IN THE EDITORS’ CONFIDENCE

IN THE EDITORS’ CONFIDENCE

The Editors February 1 1948
IN THE EDITORS’ CONFIDENCE

IN THE EDITORS’ CONFIDENCE

The Editors February 1 1948

IN THE EDITORS’ CONFIDENCE

THE great blizzard which held New York in its icy grip or paralyzed mighty Manhattan, depending on what newspaper you read, did neither of these things to Beverley Baxter who docked there the day before Christmas. The man who writes our London Letter battled the knee-high drifts of that frappéd and slightly jaded junction for two days and then briskly took off for Canada to get away from winter.

We were talking to him here in Toronto just after he arrived and he said he was feeling fine. You might be interested to know that Mr. Baxter observes no great changes in his native country since he was last here in the spring. Nor does he see any great change in Mr. Baxter.

“I’m the same as I always was —saying that Canada is on the verge of a great era. I suppose if I keep saying this I am sure to be right some time. But I do feel this country has become tremendously powerful and important in world affairs,” said Mr. Baxter, mentally putting another sizeable bet on the senior Dominion.

“All Canada needs now is another ten or fifteen million people,” he added.

Mr. Baxter is not a gambling man, but as a writer he forms sudden and touching affections for figures of speech which he finds hard to break. For instance, talking about Great Britain he began:

“Those people who bet on Britain being beaten are going to lose. Britain is going to make it. You get that feeling wherever you go. The new production figures have been a great tonic to everyone. Britain has regained its old spirit of resolution and while the next twelve months are going to be difficult there are no rigors the people will not accept.”

Mr. Baxter left Toronto, with a nervous glance over his shoulder, when it began to snow one day around New Year’s. He’s on a lecture tour that will take him through the United States for two months, swinging wide around the snow belt. He’s going to be in Hollywood for a week. He’ll be writing about the U. S. scene while he’s on this side and the first piece will appear in Maclean’s, March I.

He’s sailing for Britain at the end of February “to see what that Socialist Government has done while I’m away.”

#When a Maclean’s picture unit -set out for Ravina Rink in Toronto one morning last October to take

the color shot of Barbara Ann Scott that we’ve used on the cover of this issue, the members of the expedition were loaded down with color cameras, rolls of film, flash bulbs, a box of matches (the wooden kind that work well on a pipe) and the idea they might get a picture of the skating star and get out again in a hurry.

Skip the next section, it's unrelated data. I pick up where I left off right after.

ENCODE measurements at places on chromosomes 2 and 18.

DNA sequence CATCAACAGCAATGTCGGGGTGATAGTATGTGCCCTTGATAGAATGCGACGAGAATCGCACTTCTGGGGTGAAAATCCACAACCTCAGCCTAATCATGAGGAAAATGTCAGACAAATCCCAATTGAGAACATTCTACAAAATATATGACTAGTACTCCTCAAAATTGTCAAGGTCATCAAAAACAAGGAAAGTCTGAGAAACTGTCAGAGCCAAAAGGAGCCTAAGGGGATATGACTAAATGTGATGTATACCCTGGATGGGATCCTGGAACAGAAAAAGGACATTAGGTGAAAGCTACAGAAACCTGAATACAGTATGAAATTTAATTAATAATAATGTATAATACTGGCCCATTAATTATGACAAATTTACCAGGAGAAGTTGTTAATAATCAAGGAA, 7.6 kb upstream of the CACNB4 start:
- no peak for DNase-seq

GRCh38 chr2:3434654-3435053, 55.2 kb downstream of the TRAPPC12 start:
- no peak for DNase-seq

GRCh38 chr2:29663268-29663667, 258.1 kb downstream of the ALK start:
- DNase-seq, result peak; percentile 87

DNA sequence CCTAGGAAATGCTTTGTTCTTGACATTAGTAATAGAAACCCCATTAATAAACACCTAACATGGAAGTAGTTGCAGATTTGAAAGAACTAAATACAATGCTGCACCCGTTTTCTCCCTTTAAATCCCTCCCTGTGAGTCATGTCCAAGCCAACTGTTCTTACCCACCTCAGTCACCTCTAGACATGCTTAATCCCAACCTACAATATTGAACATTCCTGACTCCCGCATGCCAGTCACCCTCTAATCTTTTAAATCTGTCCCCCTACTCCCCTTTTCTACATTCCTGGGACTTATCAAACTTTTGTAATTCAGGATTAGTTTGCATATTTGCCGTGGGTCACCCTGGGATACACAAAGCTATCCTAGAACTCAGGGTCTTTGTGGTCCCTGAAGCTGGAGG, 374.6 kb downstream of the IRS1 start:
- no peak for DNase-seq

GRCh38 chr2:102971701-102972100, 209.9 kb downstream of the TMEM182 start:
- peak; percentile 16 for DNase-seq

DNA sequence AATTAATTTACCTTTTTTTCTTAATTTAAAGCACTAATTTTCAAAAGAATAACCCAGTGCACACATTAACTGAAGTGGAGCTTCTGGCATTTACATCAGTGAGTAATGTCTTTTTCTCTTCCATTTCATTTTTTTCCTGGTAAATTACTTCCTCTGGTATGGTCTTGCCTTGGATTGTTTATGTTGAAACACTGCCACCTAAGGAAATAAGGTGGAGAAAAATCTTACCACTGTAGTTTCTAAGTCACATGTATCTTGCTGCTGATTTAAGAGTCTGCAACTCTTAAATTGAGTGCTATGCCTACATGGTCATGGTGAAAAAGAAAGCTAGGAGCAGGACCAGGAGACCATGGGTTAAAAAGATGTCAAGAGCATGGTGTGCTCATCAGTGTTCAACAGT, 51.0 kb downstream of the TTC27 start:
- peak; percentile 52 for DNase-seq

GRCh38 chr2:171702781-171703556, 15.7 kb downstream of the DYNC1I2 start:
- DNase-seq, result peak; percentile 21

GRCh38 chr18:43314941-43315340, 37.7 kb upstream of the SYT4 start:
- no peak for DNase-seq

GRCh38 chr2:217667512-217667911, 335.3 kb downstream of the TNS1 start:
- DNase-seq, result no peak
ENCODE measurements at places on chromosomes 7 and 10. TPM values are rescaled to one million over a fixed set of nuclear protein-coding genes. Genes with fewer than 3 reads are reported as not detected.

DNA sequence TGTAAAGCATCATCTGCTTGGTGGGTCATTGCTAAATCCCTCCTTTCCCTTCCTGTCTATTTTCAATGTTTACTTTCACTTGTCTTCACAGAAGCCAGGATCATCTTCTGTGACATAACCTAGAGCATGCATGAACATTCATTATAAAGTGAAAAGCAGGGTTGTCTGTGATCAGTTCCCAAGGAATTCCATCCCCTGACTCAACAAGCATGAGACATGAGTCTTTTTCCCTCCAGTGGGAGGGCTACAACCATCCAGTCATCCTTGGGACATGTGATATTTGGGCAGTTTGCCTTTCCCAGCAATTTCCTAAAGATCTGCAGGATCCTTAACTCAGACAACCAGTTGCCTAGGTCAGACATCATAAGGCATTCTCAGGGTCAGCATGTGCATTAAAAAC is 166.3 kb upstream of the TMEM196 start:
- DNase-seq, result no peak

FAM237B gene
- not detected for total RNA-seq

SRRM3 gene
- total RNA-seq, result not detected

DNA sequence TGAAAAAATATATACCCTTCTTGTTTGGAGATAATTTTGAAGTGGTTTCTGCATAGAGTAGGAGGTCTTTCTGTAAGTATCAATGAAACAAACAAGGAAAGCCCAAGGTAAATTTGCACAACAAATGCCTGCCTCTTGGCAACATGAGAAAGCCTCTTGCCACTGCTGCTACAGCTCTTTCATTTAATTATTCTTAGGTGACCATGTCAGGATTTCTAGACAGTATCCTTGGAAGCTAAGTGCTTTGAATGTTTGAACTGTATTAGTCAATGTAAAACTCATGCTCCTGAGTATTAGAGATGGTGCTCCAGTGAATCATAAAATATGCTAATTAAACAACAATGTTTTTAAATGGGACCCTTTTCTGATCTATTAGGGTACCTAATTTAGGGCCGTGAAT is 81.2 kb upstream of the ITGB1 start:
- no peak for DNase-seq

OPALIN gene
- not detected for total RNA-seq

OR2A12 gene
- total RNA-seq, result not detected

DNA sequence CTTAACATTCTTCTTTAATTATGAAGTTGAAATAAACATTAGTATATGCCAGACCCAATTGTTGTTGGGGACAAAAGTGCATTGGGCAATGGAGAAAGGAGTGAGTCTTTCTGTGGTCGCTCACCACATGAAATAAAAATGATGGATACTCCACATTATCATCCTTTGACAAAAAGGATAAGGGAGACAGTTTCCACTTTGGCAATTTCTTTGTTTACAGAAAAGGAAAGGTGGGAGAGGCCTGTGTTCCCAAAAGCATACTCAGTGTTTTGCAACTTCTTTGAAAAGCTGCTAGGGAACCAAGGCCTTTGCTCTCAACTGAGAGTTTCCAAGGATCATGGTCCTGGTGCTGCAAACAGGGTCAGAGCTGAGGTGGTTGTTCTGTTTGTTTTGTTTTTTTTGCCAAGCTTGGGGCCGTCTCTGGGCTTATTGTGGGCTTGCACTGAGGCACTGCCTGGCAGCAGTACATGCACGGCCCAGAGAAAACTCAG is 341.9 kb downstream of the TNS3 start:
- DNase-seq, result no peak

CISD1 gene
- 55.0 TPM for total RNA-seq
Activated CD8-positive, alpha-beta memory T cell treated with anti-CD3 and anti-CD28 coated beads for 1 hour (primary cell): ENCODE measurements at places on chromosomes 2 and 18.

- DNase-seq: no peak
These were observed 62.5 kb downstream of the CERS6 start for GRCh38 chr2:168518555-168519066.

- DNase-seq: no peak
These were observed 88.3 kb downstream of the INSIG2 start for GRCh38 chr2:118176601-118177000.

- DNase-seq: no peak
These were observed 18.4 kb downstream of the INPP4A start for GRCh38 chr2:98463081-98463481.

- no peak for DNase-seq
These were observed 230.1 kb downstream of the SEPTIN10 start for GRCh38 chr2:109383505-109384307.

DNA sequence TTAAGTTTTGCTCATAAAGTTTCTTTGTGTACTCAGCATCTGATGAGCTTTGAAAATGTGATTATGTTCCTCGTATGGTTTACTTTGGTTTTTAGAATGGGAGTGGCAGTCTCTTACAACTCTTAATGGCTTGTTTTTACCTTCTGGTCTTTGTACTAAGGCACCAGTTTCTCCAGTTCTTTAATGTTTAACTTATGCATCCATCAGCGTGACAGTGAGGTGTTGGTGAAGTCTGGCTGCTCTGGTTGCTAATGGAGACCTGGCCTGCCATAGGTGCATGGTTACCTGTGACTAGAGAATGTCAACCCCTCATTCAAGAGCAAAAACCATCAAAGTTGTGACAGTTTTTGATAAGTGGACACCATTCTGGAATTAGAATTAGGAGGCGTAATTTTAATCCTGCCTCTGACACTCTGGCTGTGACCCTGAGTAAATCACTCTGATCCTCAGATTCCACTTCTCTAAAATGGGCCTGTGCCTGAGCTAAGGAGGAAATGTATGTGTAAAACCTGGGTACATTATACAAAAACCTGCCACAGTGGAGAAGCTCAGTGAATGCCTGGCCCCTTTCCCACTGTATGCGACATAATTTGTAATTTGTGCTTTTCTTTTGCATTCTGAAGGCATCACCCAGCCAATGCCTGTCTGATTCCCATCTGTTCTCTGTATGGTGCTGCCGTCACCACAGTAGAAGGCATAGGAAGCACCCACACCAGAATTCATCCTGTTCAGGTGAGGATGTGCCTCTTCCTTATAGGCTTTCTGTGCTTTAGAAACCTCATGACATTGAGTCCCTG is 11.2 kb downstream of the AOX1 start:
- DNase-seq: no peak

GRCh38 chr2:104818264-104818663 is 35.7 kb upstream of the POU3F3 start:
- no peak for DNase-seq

Everything worked fine, particularly the matches which we’ll explain about later, except the idea about getting out in a hurry.

Here’s an excerpt from a report on the safari by its leader, our art editor Dave Battersby:

“Barbara Ann was making a film short and our appointment was for 9.30 a.m. Ken Bell, the photographer, with three assistants, our Mr. Bonisteel and myself arrived at the appointed time. Barbara Ann was already on the ice and working with the film company. She had been before the camera all week, every day for an average of 10 hours a day. The day before she had been on the ice for 14 hours.

“The movie company was having trouble with the mist in the air fogging up their lenses. Electric fuses for the building were blowing out in the middle of almost every number. When the director was satisfied with a scene, B. A. or her mother wouldn’t be. The net result was that every scene had to be retaken for everyone’s satisfaction.

“The director refused to allow us on the ice between takes because our footprints would show up in (he next scene.

“What with one delay and another, we finally got our chance at 5.30 in the afternoon and then only after the main fuse for the building had blown.

“With the huge building in total darkness all five of us set up the backdrop. We had to light matches at B. A.’s heels to get the focus for the camera. On the count of three, she would take a pose. On the same count we flashed eight flash bulbs at once. We had to work fast to keep our lenses from fogging.

“We got out of there fast but not before admitting the gal was okay. If I’d been she, I’d have kicked the sides out of the building every half hour just to relax my nerves.”

The Editors